Issue



Gearing Up for The ConFab 2011


10/01/2010







Pete Singer
Editor-in-Chief

As I write this mid-September 2010, the trees are just starting to turn from green to red and yellow here in New England and there's a bit of a chill in the air -- yet my thoughts have already turned to Spring and fabulous Las Vegas, Nevada. We are already planning for The ConFab 2011, our invitation-only conference and networking event, to be held May 15-19 at the new M Resort Spa & Casino.

During the last seven years, PennWell and Solid State Technology have hosted the event, focused squarely on the economic and technical challenges of semiconductor manufacturing. As the conference chair, I work with our advisory board to put together the conference program.

The semiconductor industry went from having one of the worst years ever in 2009 to one of the best years in 2010. But even in this time of prosperity, I know that many of us worry about the future. Is the next downturn right around the corner? Are companies adding capacity too quickly? Is the semiconductor industry no longer the dynamic growth engine it once was? What does Asia's growing dominance mean?

Then there are the technology hurdles. Pundits are saying that the high cost of R&D will mean only a handful of companies will have deep enough pockets to fund the most advanced technology. Scaling could run out of steam by 2015 or so and the "next switch" after the transistor has yet to be found. EUV appears to be the lithography tool of choice, but will it be ready for volume production? Can 3D integration provide another path to continue with Moore's Law?

Answers to these questions are elusive, but these are exactly the kinds of topics we dig into each year at The ConFab. Earlier this year, we heard from Eli Harrari, founder and CEO of Sandisk, on the future of the NAND flash business. John Chen, vp of NVIDIA, chaired a panel where we learned just how keenly interested fabless companies are in manufacturing capabilities, and how they are driving manufacturing technology in new directions. Dr. Norimasa Kishi, director of the Nissan Research Center, gave us a tantalizing look at the car of the future and the role automotive electronics will play. Execs from Texas Instruments gave an in-depth look at their unique R&D strategy. Other sessions focused on the economic outlook for the post-recession semiconductor industry, next generation lithography, collaborative R&D models, 3D integration, and more.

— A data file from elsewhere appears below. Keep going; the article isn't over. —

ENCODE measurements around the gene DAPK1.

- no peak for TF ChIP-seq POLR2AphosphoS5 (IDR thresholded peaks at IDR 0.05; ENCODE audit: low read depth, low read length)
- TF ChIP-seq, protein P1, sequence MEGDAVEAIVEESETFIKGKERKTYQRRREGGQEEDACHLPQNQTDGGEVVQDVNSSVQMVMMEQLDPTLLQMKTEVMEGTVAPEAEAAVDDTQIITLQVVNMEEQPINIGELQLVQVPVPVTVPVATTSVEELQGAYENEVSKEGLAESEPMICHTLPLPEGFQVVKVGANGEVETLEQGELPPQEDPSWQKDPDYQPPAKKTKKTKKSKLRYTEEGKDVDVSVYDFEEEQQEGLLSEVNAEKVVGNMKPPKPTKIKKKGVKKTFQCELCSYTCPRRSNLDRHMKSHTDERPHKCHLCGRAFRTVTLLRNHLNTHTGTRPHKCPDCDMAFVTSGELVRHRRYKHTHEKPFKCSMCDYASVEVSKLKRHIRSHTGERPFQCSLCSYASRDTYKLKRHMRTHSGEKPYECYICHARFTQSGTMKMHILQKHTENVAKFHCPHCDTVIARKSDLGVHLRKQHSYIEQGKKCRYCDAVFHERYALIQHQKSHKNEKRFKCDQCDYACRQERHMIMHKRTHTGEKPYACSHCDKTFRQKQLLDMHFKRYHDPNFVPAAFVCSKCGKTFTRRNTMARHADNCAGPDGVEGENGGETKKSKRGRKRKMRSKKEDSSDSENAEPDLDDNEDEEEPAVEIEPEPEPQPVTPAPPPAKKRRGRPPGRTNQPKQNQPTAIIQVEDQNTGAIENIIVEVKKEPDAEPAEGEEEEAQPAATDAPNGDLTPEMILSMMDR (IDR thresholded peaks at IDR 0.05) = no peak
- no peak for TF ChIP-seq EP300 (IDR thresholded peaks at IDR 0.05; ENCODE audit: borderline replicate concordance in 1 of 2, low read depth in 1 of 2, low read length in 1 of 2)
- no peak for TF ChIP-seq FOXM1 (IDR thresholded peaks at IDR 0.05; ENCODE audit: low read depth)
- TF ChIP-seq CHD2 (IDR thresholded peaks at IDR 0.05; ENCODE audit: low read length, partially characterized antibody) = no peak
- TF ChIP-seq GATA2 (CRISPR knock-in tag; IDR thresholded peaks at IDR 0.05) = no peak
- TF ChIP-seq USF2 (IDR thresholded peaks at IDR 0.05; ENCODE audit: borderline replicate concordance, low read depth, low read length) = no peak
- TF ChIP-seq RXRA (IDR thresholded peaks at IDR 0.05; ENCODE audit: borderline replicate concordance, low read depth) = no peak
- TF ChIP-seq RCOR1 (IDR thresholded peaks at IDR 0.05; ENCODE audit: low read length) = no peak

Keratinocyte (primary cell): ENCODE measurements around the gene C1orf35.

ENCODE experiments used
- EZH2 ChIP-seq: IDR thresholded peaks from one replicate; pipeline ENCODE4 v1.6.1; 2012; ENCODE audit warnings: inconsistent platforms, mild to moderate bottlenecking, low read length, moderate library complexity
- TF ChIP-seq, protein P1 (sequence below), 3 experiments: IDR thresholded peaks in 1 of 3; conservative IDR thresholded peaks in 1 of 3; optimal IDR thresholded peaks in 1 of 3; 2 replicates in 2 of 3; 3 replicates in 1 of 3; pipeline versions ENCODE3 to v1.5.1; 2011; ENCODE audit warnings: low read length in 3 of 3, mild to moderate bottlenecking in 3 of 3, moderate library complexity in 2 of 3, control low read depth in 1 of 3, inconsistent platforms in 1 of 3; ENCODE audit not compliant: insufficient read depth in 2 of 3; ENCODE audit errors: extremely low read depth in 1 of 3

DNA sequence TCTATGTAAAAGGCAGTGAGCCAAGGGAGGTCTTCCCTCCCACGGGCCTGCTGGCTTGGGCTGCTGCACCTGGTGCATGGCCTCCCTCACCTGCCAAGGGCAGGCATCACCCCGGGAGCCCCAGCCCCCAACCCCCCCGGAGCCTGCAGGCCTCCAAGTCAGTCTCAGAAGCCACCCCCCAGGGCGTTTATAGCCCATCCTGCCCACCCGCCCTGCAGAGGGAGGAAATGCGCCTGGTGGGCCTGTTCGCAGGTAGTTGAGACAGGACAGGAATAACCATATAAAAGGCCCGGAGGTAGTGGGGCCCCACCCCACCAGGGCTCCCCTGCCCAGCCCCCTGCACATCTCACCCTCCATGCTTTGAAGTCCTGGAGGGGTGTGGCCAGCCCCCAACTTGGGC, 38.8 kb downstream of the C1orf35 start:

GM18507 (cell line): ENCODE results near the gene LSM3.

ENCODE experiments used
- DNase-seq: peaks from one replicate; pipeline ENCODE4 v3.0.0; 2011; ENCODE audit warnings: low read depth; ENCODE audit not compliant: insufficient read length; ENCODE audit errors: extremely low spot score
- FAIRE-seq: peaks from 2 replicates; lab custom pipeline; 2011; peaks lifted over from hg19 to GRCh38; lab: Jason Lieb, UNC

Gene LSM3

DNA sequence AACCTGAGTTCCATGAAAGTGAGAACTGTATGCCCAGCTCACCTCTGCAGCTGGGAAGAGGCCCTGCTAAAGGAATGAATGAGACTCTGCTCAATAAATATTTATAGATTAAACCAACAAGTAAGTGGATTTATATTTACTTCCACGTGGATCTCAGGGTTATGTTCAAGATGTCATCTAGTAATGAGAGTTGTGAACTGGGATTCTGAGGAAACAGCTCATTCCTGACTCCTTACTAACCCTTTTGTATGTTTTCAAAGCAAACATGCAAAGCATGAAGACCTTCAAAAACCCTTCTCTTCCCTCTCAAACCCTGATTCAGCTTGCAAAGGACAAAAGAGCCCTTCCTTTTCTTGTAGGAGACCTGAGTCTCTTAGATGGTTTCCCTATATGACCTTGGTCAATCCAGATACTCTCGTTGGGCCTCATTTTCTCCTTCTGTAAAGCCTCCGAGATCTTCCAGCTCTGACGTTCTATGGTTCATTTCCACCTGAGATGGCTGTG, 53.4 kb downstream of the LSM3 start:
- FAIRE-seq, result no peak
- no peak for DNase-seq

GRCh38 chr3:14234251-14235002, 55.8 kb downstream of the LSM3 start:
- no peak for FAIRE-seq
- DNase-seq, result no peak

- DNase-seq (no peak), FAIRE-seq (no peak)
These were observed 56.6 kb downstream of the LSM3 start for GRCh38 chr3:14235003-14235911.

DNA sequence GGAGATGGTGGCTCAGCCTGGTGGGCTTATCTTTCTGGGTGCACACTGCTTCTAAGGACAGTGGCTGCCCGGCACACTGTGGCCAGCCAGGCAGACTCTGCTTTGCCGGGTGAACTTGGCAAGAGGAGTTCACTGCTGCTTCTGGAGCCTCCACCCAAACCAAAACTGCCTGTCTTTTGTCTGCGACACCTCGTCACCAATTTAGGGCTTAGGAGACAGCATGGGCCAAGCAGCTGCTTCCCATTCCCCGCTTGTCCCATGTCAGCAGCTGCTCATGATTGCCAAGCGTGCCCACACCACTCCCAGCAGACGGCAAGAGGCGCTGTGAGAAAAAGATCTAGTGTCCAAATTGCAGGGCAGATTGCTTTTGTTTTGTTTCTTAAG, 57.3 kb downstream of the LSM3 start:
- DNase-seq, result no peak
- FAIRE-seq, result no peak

For 2011, we're aiming even higher. We plan to sharpen our focus on the important role that fabless companies play in driving semiconductor manufacturing tech. We will explore the opportunities of high growth markets such as MEMS and LEDs, how these fit with traditional semiconductor models, and how they are driving foundries and equipment and materials suppliers. Next generation litho is sure to be a hot button, including EUV, mask technology and multiple e-beam approaches. 450mm is also sure to be included (particularly since SEMATECH's Scott Kramer is now on our advisory board).

Back-end challenges and the ever-increasing cost contribution to the finished part will also be covered. As one advisory board member noted, this part of the supply chain (OSATs, assembly and test suppliers) tends to be a somewhat overlooked/under-served part of our industry. "The days of independent silicon development and package development are over, as things like CPI (chip packaging interaction) are heating up and driving collaboration and/or vertical integration," he explained.

In these days when social media is all the rage, and online networking increasingly occupies more of our days, it may seem extraordinary to host a meeting where people fly in from all over the world. But that's exactly what The ConFab is all about, and it definitely is extraordinary!

So how can you participate? Send me your ideas and I'll bring them up in our regular discussions with the advisory board. If you'd like to attend as our guest – no matter where you are in the world -- point your browser to www.theconfab.com and check out the attendee qualification form. And, of course, if you're interested in joining as a sponsor, please contact Jo-Ann Pellegrini, Sales Manager, (650) 941-3169,  joannp@pennwell.com.

Regardless of your organization's place in the semiconductor manfuacturing value chain, you'll find opportunities at The ConFab to talk business, listen to industry leaders and confer on matters of importance – but also relax and have some fun! I hope to see you there.

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